September 22-25, 1997
We analyze what functions as a YES response and a NO response for different yes/no questions. This problem is surprisingly complex: respondents do not always produce overt yes or no lexical items in sponse to a yes/no question. In addition, when spondents don't include a clear yes or no word, they may mean to communicate a clear YES or NO ing, or something else. We find that the classification of yes/no questions described in (Carletta et al., 1995) for the Edinburgh map task corpus correlates well with whether a response will be a bare yes or no, a yes or no plus additional speech, or just speech out an overt yes or no. Correlation with responses described simply as as "direct" or "indirect" is less good. We also find that, under the three-way rization, the strength of a question's expectation for a YES response predicts the form of the response.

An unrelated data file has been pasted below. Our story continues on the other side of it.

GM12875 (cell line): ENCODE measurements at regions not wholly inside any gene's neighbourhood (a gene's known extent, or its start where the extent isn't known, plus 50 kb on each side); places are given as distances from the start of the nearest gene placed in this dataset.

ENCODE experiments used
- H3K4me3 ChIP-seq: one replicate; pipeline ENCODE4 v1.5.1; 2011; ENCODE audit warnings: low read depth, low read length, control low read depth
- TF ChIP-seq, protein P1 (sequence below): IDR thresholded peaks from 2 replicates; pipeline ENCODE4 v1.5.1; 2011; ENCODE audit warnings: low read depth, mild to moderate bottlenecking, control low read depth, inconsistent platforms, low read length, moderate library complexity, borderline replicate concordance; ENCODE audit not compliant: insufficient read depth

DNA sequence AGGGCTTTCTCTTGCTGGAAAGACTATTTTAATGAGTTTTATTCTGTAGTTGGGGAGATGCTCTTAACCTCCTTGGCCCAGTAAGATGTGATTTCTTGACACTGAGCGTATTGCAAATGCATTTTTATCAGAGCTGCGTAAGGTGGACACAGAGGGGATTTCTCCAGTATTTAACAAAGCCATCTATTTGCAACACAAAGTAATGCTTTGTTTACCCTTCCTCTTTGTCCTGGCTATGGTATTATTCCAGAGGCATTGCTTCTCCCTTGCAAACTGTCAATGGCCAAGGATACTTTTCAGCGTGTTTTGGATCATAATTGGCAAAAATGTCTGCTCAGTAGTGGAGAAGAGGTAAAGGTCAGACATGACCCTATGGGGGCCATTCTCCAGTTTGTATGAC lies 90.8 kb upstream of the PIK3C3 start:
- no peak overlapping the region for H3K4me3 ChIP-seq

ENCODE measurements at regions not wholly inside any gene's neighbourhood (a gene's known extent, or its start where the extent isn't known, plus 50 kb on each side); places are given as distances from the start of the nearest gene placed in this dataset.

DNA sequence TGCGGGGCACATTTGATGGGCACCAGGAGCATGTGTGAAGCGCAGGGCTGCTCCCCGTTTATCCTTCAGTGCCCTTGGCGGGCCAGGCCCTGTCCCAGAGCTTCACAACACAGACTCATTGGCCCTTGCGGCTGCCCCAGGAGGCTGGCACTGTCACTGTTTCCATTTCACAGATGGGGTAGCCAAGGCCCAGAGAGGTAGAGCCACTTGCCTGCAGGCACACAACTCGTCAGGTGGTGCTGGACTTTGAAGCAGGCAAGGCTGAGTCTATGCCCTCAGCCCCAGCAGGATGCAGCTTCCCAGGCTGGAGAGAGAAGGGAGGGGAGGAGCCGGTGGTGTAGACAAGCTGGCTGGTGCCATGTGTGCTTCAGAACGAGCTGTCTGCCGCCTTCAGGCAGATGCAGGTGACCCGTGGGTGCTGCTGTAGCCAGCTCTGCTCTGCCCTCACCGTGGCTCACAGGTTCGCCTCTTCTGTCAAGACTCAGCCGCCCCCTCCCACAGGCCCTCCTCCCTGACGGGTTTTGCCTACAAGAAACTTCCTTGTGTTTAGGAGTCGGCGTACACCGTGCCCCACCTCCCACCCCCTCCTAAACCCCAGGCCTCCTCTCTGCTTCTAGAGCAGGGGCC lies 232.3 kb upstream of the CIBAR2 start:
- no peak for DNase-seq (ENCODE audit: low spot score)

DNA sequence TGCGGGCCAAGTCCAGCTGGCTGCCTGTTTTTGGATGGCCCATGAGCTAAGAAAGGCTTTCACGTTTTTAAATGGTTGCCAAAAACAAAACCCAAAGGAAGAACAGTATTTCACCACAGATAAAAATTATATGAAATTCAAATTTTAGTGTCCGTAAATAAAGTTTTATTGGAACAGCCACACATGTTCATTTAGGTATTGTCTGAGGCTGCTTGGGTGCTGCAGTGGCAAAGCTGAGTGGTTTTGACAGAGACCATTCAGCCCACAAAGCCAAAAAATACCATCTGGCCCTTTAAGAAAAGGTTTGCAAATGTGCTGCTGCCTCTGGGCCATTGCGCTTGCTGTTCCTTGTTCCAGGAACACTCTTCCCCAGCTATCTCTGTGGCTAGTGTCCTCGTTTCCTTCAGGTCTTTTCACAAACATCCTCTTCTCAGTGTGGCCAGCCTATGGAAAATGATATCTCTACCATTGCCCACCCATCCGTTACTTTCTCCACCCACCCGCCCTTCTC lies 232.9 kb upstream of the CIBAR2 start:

Bibliographic reference. Hockey, Beth Ann / Rossen-Knill, Deborah / Spejewski, Beverly / Stone, Matthew / Isard, Stephen (1997): "Can you predict responses to yes/no questions? yes, no, and stuff", In EUROSPEECH-1997, 2267-2270.